International Journal of Endocrinology

International Journal of Endocrinology / 2020 / Article

Review Article | Open Access

Volume 2020 |Article ID 1626484 | https://doi.org/10.1155/2020/1626484

Lu Ding, Bang Sun, Xinhua Xiao, "Comparing the Efficacy and Safety of Glucagon-Like Peptide 1 Receptor Agonists with Sodium-Glucose Cotransporter 2 Inhibitors for Obese Type 2 Diabetes Patients Uncontrolled on Metformin: A Systematic Review and Meta-Analysis of Randomized Clinical Trials", International Journal of Endocrinology, vol. 2020, Article ID 1626484, 7 pages, 2020. https://doi.org/10.1155/2020/1626484

Comparing the Efficacy and Safety of Glucagon-Like Peptide 1 Receptor Agonists with Sodium-Glucose Cotransporter 2 Inhibitors for Obese Type 2 Diabetes Patients Uncontrolled on Metformin: A Systematic Review and Meta-Analysis of Randomized Clinical Trials

Academic Editor: Tatsuya Kin
Received02 Jul 2020
Accepted15 Sep 2020
Published28 Sep 2020

Abstract

Introduction. To conduct the first meta-analysis of randomized controlled trials (RCTs) comparing glucagon-like peptide 1 receptor agonists (GLP-1RAs) with sodium-glucose cotransporter 2 inhibitors (SGLT-2is) for obese type 2 diabetes (T2D) patients uncontrolled on metformin. Methods. We searched Pubmed, Embase, Cochrane Central Register of Controlled Trials (CENTRAL), Ovid, and Web of Science from inception to May 14, 2020, without language restrictions for eligible RCTs. The primary outcome is the mean change from baseline in glycated haemoglobin (HbA1c). Results. Totally, 3 RCTs enrolled 2066 patients were identified. Compared with SGLT-2is, treatment with GLP-1RAs achieved significant reduced HbA1c by 0.40% (95% CI: −0.54, −0.25; ), fasting blood glucose (FBG) by 0.17 mmol/L (95% CI: −0.31, −0.04; ), and postprandial blood glucose (PBG) by 0.32 mmol/L (95% CI: −0.49, −0.14; ) for obese T2D patients uncontrolled on metformin. The significant benefit of weight loss was seen in semaglutide (MD: −0.75; 95% CI: −1.18, −0.31; ). No significant difference was detected between GLP-1RAs and SGLT-2is in overall adverse events (RR: 1.03; 95% CI: 0.98, 1.09; ), but gastrointestinal events showed higher occurrence in GLP-1RAs groups compared with SGLT-2is (RR: 1.62; 95% CI: 1.37, 1.93; ). Subgroup analyses revealed that follow-up time did not statistically influence glycemic control. Conclusion. GLP-1RAs are superior to SGLT-2is for obese T2D patients uncontrolled on metformin in glycemic control without an increase in adverse events except for a higher occurrence in gastrointestinal events. Future large longer-term follow-up clinical trials are needed to provide more evidence about the sustainable effects and safety of GLP-1RAs compared with SGLT-2is.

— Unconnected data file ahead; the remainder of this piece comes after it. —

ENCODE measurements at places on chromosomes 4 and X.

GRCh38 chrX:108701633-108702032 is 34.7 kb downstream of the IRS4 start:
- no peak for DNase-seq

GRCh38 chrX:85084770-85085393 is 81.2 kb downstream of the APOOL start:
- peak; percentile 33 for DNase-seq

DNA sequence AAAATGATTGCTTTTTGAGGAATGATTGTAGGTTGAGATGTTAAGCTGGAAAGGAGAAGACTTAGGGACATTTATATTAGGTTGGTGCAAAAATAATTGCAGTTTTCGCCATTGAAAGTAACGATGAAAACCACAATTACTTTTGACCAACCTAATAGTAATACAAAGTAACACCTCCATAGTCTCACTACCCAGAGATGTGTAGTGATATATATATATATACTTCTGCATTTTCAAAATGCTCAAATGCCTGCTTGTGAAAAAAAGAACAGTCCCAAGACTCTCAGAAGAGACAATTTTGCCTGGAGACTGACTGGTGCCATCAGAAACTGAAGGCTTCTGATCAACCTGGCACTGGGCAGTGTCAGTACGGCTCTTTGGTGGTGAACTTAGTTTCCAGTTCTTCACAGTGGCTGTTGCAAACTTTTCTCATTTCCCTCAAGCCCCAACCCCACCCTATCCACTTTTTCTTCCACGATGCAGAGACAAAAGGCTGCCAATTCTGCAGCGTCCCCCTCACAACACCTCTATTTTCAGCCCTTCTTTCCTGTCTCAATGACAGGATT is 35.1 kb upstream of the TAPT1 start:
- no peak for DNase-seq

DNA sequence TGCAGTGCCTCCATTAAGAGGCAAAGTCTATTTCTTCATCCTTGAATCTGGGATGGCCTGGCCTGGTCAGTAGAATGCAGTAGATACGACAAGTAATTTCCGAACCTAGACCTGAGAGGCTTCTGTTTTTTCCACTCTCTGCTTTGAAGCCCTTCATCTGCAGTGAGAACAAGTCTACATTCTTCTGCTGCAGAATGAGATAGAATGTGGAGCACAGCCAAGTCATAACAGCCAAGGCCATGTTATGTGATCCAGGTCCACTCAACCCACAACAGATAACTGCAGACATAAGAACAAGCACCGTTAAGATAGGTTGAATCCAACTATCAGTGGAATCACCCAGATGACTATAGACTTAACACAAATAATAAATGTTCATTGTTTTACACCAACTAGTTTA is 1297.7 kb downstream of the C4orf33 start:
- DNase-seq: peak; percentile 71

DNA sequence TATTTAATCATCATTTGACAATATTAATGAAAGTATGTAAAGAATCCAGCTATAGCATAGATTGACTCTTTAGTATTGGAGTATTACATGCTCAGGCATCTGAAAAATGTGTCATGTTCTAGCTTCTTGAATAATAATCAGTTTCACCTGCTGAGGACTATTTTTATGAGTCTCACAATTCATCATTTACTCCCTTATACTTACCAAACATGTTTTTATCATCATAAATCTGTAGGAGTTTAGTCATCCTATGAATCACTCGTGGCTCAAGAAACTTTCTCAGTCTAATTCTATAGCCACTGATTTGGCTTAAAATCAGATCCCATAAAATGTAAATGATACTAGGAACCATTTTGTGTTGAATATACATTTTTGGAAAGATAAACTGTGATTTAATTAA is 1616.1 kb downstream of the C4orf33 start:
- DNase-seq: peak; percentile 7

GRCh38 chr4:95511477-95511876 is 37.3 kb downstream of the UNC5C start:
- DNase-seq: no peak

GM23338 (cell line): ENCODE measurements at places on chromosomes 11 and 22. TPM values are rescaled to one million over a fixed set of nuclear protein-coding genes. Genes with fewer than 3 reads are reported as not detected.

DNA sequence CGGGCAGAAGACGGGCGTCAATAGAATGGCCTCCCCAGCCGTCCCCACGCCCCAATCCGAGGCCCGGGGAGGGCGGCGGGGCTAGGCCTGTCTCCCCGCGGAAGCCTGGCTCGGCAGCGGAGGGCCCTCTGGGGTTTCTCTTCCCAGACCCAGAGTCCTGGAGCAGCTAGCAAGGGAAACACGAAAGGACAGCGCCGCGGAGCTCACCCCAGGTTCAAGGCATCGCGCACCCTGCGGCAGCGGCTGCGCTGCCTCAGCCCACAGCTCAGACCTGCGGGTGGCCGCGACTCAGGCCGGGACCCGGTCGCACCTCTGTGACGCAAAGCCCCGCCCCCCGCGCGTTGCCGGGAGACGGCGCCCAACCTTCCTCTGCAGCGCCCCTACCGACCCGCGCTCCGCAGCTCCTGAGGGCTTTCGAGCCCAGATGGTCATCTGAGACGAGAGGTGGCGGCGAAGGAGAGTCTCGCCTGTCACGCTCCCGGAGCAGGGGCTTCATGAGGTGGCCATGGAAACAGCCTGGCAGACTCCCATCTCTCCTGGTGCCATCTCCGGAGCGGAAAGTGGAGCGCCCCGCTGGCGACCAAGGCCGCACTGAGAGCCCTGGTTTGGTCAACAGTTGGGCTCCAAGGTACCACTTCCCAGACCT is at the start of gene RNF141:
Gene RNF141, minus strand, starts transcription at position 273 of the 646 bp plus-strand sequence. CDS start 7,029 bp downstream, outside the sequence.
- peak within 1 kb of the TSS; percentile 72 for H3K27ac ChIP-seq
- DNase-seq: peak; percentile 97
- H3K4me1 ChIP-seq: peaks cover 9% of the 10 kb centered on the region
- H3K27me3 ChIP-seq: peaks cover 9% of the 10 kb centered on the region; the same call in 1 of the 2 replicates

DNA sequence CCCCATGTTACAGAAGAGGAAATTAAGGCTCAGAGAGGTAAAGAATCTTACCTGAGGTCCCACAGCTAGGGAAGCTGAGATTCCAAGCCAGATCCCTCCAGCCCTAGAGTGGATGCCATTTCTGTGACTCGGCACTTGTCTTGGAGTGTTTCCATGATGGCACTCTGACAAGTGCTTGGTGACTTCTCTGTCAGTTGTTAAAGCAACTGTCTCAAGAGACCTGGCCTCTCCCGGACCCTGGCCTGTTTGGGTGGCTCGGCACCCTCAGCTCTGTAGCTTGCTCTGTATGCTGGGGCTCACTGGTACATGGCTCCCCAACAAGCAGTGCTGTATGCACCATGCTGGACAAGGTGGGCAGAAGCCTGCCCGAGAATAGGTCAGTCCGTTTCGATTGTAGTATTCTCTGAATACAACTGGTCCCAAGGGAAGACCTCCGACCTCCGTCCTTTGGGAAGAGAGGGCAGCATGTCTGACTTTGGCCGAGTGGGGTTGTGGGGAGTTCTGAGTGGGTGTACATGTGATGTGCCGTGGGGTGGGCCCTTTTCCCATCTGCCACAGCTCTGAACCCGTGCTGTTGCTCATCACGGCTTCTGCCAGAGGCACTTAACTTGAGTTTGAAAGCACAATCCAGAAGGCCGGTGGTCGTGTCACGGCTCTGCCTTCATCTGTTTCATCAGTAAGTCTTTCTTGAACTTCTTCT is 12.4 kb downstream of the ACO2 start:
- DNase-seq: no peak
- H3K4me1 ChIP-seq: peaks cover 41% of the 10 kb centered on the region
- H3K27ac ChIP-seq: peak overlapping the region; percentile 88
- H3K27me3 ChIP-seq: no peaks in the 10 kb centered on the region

1. Introduction

Type 2 diabetes (T2D), the most common type of diabetes, is recognized as the “disaster of the 21st century” by the World Health Organization (WHO) [1, 2]. Generally, lifestyle modification and metformin monotherapy are recommended in the first line for T2D patients, but lots of patients still experience unsatisfactory glycemic control due to progressive deterioration of T2D [3, 4]. Additional hypoglycemic agents are required to start a combination therapy under such circumstance [5]. Therefore, new medications are developed and made available constantly.

Among all the pharmacologic therapies available for second-line treatment for T2D, glucagon-like peptide 1 receptor agonists (GLP-1RAs) and sodium-glucose cotransporter 2 inhibitors (SGLT-2is) are particularly gaining popularity owing to their well-established hypoglycemic efficacy, significant remission rate of complications, and reliable benefits such as weight loss [3, 6]. GLP-1RAs are categorized as short-acting and long-acting compounds. The short-acting GLP-1RAs predominantly lower postprandial blood glucose (PBG) through inhibition of gastric emptying, whereas the long-acting GLP-1RAs reduce blood glucose mainly through stimulation of insulin secretion, which is more effective in glycemic control [7, 8]. SGLT-2is are a class of oral antidiabetic drugs which facilitate glycosuria by selectively inhibiting renal reabsorption of glucose and sodium in the proximal tubule [9, 10]. The American Diabetes Association (ADA) recommended a patient-centered approach to guide the selection of pharmacologic agents and gave preference to a GLP-1RA or an SGLT-2i when metformin is not sufficient in meeting one’s glycemic targets [11]. Current evidences make the treatment option clear in T2D patients with established cardiovascular disease (CVD) or chronic kidney disease (CKD) [6, 12]; however, it remains obscure which one is better for obese T2D patients uncontrolled on metformin.

To the best of our knowledge, although network meta-analyses comparing GLP-1RAs with SGLT-2is were performed, the nature of indirect comparison contributes to excessive biases to the outcomes [1315]. In 2019, two head-to-head randomized controlled trials (RCTs) comparing these two classes of agents were currently available [16, 17]. Thus, this study aims to conduct a systematic review and meta-analysis of RCTs to compare the efficacy and safety outcomes of GLP-1RAs and SGLT-2is for obese T2D patients uncontrolled on metformin.

2. Methods

This systematic review and meta-analysis followed prior determined inclusion criteria. The study was performed under the guidance of the Cochrane Handbook for Systematic Reviews of Interventions [18] and was reported according to the PRISMA Statement [19].

2.1. Data Sources and Searches